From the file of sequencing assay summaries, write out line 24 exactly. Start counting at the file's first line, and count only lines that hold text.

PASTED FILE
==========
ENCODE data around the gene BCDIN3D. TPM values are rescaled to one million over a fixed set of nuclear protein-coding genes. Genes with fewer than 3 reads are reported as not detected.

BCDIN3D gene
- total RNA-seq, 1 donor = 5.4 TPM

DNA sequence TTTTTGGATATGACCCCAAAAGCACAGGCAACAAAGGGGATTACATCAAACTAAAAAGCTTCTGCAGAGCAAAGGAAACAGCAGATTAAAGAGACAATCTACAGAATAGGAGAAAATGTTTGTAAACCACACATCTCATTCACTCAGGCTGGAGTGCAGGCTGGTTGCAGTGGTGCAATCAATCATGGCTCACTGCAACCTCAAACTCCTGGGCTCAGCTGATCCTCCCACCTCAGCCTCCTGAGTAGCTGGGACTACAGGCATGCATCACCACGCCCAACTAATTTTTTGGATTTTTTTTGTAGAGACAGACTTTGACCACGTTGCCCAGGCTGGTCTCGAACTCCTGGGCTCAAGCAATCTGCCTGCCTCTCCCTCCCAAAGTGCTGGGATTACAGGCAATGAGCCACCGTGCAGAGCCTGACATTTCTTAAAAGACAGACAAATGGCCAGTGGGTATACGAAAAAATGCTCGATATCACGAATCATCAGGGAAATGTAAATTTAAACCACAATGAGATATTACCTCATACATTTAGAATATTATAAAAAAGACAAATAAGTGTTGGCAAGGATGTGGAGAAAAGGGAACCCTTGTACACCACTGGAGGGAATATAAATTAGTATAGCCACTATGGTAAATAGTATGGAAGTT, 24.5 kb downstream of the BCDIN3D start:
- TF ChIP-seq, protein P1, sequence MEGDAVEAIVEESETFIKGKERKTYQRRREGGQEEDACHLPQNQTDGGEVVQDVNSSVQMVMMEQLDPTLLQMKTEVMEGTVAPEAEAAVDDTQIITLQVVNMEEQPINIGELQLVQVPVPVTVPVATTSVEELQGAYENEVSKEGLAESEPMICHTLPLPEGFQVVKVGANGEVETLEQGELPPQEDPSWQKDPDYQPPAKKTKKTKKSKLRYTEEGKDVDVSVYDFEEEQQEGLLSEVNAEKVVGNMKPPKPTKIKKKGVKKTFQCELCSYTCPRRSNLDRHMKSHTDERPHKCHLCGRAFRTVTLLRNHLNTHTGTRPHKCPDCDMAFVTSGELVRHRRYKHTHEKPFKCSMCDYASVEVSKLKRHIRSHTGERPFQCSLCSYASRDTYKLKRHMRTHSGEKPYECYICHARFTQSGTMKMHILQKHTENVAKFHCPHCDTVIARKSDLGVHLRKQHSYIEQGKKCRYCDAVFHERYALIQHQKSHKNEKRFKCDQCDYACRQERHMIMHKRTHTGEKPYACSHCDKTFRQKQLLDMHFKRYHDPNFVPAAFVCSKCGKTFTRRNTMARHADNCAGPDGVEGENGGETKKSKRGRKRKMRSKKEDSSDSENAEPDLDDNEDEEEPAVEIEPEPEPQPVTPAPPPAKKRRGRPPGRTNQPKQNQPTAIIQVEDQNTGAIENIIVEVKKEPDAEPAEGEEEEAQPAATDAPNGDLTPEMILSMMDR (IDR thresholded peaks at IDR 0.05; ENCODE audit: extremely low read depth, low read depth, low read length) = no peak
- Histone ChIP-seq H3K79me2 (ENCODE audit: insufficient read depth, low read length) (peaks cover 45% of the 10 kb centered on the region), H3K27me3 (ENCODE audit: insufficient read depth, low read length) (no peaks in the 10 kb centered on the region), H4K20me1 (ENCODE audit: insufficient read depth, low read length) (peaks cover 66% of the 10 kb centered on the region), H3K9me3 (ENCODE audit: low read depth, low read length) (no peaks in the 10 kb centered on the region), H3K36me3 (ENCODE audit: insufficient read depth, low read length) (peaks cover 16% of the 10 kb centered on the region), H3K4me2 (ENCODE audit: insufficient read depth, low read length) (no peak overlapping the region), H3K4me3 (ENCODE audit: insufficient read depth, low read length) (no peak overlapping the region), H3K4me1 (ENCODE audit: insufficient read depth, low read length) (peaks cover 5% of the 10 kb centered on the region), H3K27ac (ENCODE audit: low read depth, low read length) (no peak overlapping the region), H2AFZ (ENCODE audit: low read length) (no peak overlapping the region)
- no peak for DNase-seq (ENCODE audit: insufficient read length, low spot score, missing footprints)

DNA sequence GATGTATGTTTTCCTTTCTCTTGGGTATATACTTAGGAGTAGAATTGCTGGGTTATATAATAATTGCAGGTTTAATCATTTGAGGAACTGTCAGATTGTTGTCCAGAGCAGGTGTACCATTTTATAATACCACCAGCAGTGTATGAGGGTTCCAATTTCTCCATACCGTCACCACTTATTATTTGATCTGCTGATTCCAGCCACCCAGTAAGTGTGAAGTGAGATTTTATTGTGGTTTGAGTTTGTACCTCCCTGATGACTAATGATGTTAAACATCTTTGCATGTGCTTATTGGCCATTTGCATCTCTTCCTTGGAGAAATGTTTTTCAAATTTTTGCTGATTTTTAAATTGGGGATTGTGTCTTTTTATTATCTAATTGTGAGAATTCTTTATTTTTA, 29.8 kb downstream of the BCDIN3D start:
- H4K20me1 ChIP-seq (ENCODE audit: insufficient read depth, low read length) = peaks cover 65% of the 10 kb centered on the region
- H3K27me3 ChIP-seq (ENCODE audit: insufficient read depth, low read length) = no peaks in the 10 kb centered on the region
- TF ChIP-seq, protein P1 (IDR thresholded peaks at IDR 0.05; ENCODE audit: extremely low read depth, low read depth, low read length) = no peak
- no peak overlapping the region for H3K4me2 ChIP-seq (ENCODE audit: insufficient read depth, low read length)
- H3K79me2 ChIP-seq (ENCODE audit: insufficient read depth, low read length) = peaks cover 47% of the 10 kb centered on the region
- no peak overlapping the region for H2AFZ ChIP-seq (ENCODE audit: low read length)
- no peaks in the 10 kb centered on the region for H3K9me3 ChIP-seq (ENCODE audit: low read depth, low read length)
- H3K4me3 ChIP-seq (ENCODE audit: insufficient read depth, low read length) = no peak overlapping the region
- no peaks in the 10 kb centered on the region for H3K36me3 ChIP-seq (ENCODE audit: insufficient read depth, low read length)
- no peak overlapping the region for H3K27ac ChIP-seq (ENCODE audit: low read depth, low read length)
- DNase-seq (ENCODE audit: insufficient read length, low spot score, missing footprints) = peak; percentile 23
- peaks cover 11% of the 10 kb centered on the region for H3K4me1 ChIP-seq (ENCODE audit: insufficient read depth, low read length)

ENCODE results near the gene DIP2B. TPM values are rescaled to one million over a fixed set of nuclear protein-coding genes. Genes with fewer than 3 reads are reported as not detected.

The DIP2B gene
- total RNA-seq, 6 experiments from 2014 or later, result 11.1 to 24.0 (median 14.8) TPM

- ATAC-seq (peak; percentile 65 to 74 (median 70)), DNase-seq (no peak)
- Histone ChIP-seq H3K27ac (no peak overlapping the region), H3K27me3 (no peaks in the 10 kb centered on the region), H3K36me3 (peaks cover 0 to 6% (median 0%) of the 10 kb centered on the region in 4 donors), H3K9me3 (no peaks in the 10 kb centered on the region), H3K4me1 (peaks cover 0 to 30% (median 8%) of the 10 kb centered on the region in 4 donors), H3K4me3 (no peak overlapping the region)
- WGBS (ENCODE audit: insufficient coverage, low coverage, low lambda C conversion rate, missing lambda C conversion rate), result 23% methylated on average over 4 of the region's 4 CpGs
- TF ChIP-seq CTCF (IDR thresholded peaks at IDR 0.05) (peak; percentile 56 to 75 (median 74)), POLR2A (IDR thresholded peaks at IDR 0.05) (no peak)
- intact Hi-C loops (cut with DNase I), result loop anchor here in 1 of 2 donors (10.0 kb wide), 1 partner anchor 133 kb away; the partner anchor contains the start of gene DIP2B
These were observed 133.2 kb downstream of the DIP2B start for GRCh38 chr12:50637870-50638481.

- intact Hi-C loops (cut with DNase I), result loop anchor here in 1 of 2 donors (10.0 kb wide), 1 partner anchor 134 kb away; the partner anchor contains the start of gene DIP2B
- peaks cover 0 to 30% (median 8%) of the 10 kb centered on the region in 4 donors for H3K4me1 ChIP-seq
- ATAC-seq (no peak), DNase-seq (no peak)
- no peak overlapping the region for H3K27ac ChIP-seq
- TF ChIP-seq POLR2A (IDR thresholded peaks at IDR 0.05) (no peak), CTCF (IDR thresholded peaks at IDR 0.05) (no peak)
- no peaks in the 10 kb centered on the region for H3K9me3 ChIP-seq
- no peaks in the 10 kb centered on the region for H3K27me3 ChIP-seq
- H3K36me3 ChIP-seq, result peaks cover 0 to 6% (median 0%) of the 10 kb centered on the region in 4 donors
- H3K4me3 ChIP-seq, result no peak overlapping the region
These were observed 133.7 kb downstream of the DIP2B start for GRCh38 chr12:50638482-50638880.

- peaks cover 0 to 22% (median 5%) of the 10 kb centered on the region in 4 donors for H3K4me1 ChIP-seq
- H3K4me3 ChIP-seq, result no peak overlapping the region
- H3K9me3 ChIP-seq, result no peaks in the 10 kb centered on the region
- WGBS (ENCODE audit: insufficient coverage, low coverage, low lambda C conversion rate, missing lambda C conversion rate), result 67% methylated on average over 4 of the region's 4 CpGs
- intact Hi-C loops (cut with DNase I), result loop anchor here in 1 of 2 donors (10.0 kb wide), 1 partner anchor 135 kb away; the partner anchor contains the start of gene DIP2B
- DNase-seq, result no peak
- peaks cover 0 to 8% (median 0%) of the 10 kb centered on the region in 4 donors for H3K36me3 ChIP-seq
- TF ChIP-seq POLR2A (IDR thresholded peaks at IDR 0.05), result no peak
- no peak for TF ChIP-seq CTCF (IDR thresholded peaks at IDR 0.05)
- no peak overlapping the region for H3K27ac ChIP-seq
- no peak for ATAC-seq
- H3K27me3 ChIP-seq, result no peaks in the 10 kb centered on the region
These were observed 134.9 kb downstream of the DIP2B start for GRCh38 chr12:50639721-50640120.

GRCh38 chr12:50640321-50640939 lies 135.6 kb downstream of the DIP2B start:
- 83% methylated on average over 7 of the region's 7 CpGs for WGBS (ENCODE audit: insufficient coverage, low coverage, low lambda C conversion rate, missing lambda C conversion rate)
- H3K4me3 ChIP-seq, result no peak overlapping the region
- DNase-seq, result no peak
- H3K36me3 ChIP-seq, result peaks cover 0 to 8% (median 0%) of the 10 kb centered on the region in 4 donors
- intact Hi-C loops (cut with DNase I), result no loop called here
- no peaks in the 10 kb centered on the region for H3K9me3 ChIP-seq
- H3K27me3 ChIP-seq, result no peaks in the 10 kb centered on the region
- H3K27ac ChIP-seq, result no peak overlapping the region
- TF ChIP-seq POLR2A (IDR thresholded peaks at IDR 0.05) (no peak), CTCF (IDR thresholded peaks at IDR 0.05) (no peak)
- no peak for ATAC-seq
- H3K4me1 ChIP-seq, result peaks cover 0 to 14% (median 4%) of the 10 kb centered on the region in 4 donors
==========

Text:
- ATAC-seq (peak; percentile 65 to 74 (median 70)), DNase-seq (no peak)